- The Washington Times - Thursday, September 21, 2006

BANGKOK — Thailand’s new military rulers tightened their grip yesterday, restricting political activities, assuming legislative powers and detaining some allies of the deposed prime minister.

In announcements broadcast on all television stations, the military said it was banning all meetings by political parties and the creation of new parties. It said it was taking over the duties and responsibilities of parliament, which was dissolved when the coup leaders threw out the 1997 constitution.

At the United Nations in New York, a senior U.S. official said the coup marked a setback for democracy in the Southeast Asian nation.

“We consider this military move to be a step backward for Thai democracy, a very sad development for Thai democracy,” said Christopher R. Hill, assistant secretary of state for East Asian and Pacific affairs.

“We are also reviewing our assistance to Thailand,” Mr. Hill said.

The Thai ruling council also has imposed restrictions on press and broadcast outlets. It has stationed soldiers at television and radio stations and ordered the information ministry to stop the distribution of information “deemed harmful” to its agenda.

In a region where democracies are fragile in the best of times, the coup also has unleashed worries about nearby nations where political unrest is common.

Political analysts said images of tanks rolling through Bangkok’s streets sent an unfortunate message, but that the chances of a spillover effect appeared remote.

“At a time when many countries are struggling to consolidate their democracy, this is a bad example,” and raises questions about stability in the region, said political analyst Dewi Fortuna Anwar of the Indonesian Institute of Sciences.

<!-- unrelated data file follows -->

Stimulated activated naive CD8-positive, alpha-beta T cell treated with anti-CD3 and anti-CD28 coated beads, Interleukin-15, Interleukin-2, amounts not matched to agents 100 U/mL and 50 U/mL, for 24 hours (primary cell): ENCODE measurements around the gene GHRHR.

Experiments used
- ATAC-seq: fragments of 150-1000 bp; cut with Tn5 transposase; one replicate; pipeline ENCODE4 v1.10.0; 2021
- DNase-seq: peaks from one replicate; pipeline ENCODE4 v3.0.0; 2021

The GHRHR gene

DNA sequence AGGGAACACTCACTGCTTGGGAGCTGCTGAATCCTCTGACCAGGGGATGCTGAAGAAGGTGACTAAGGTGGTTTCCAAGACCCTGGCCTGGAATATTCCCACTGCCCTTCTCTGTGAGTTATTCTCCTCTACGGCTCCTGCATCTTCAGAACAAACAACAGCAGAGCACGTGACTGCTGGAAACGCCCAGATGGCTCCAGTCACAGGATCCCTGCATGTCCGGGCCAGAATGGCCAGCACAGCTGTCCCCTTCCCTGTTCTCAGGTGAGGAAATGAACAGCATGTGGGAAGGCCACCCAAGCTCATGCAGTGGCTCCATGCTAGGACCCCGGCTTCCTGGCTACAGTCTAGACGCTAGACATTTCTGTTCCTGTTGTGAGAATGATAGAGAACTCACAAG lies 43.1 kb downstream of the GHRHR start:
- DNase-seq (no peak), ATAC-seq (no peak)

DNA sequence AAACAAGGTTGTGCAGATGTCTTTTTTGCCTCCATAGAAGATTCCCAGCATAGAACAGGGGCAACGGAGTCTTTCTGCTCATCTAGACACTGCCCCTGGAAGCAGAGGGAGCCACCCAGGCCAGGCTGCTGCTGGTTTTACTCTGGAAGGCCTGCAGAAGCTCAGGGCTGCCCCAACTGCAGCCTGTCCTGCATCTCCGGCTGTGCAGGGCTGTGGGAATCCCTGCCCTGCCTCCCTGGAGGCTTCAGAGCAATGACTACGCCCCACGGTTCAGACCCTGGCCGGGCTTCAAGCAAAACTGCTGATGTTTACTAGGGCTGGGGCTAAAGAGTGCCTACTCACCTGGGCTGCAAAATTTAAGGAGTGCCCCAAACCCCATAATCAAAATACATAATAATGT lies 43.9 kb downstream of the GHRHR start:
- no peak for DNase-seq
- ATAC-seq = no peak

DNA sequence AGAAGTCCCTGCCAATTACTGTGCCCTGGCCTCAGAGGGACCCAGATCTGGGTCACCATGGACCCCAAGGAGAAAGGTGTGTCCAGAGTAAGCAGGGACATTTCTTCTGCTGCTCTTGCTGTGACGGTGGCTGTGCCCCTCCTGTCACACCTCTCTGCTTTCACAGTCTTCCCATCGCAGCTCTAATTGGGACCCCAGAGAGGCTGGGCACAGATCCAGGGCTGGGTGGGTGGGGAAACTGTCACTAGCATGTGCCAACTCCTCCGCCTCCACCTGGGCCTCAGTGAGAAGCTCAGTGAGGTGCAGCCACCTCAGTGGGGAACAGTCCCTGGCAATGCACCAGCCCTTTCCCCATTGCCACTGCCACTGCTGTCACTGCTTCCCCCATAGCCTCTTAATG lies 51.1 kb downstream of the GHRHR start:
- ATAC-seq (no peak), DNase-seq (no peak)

The ousted prime minister, Thaksin Shinawatra, issued his first statement since the coup and did not challenge the Thai military’s authority.

The billionaire tycoon said from London that he planned to take a “deserved rest” from politics, and hoped to carry out “possible charitable work for Thailand.”

The coup group empowered an auditor to investigate government corruption, which could lead to the confiscation of Mr. Thaksin’s wealth. Analysts said that proving Thaksin’s purported corruption was necessary to legitimize the coup.

Pasuk Phongpaichit, one of Thailand’s most respected political economists, said corruption was “blatant” under the Thaksin government but that a coup was not the best way to handle it.

“A democratic country must have a constitution and adhere to the rule of law,” she said. “If the prime minister has done something wrong, he must be tried and he should be judged.”

Nicholas Kralev contributed to this report from New York.



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